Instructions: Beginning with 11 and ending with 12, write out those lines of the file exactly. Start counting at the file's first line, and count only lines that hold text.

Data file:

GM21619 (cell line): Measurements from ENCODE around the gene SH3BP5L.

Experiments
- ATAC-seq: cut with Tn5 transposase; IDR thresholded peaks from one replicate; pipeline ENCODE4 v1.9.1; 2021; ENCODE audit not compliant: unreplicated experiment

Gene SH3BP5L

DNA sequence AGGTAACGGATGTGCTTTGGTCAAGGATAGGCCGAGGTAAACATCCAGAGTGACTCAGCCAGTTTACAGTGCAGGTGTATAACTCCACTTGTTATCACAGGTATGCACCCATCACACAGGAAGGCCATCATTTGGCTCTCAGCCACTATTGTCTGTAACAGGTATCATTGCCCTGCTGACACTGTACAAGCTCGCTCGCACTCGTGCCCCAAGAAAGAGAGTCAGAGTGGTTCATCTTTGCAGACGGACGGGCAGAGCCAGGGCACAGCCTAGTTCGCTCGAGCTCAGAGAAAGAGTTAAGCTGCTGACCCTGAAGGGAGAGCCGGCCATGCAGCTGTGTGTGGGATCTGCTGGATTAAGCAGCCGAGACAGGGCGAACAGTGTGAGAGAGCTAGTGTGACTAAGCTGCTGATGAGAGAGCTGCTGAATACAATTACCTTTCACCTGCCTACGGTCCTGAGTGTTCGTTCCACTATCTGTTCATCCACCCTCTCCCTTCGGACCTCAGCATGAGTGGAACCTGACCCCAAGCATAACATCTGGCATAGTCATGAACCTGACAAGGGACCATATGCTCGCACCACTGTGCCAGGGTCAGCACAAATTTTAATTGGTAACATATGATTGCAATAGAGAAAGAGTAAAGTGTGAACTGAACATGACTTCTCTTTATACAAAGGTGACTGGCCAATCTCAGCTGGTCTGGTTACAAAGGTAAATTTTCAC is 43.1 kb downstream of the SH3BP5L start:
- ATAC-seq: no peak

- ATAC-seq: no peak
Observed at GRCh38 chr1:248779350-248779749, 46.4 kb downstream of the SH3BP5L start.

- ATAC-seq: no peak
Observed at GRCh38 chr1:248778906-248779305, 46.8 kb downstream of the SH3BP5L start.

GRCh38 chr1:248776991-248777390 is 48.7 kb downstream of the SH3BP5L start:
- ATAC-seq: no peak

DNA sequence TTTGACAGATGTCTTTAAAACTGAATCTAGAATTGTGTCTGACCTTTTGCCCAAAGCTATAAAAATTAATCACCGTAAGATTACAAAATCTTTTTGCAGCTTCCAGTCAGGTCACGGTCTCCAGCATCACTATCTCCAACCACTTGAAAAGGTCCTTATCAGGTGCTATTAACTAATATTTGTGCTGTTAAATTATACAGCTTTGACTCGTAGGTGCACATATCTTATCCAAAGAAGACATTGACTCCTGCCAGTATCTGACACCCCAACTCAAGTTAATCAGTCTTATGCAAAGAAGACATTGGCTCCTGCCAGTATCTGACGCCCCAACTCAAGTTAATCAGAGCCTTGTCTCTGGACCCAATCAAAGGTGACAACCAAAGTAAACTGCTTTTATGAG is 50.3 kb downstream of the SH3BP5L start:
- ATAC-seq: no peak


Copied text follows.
GRCh38 chr1:248776991-248777390 is 48.7 kb downstream of the SH3BP5L start:
- ATAC-seq: no peak